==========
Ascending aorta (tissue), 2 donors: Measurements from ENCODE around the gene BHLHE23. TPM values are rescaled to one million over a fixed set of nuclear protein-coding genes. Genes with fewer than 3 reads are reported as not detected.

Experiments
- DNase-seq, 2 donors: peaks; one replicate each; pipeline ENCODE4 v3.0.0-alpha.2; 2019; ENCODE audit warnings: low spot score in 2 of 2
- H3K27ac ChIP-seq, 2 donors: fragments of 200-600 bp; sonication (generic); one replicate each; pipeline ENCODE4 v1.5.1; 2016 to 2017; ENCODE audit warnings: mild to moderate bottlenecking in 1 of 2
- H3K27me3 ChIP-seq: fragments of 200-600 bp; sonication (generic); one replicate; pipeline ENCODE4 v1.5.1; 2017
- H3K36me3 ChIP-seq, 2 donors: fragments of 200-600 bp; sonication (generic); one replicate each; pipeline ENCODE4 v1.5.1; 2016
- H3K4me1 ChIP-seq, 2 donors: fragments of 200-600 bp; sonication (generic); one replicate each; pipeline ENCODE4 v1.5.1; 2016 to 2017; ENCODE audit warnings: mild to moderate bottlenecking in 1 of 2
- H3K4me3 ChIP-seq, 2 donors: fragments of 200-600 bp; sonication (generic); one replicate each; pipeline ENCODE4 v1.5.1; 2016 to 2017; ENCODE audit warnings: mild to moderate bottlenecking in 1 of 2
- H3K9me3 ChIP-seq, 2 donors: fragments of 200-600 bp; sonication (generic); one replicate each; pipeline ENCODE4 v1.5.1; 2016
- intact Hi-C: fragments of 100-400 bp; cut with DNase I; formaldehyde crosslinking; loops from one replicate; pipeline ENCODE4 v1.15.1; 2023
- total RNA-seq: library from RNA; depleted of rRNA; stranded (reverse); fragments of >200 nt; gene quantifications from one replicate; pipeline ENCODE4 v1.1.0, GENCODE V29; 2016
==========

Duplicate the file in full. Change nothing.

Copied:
Ascending aorta (tissue), 2 donors: Measurements from ENCODE around the gene BHLHE23. TPM values are rescaled to one million over a fixed set of nuclear protein-coding genes. Genes with fewer than 3 reads are reported as not detected.

Experiments
- DNase-seq, 2 donors: peaks; one replicate each; pipeline ENCODE4 v3.0.0-alpha.2; 2019; ENCODE audit warnings: low spot score in 2 of 2
- H3K27ac ChIP-seq, 2 donors: fragments of 200-600 bp; sonication (generic); one replicate each; pipeline ENCODE4 v1.5.1; 2016 to 2017; ENCODE audit warnings: mild to moderate bottlenecking in 1 of 2
- H3K27me3 ChIP-seq: fragments of 200-600 bp; sonication (generic); one replicate; pipeline ENCODE4 v1.5.1; 2017
- H3K36me3 ChIP-seq, 2 donors: fragments of 200-600 bp; sonication (generic); one replicate each; pipeline ENCODE4 v1.5.1; 2016
- H3K4me1 ChIP-seq, 2 donors: fragments of 200-600 bp; sonication (generic); one replicate each; pipeline ENCODE4 v1.5.1; 2016 to 2017; ENCODE audit warnings: mild to moderate bottlenecking in 1 of 2
- H3K4me3 ChIP-seq, 2 donors: fragments of 200-600 bp; sonication (generic); one replicate each; pipeline ENCODE4 v1.5.1; 2016 to 2017; ENCODE audit warnings: mild to moderate bottlenecking in 1 of 2
- H3K9me3 ChIP-seq, 2 donors: fragments of 200-600 bp; sonication (generic); one replicate each; pipeline ENCODE4 v1.5.1; 2016
- intact Hi-C: fragments of 100-400 bp; cut with DNase I; formaldehyde crosslinking; loops from one replicate; pipeline ENCODE4 v1.15.1; 2023
- total RNA-seq: library from RNA; depleted of rRNA; stranded (reverse); fragments of >200 nt; gene quantifications from one replicate; pipeline ENCODE4 v1.1.0, GENCODE V29; 2016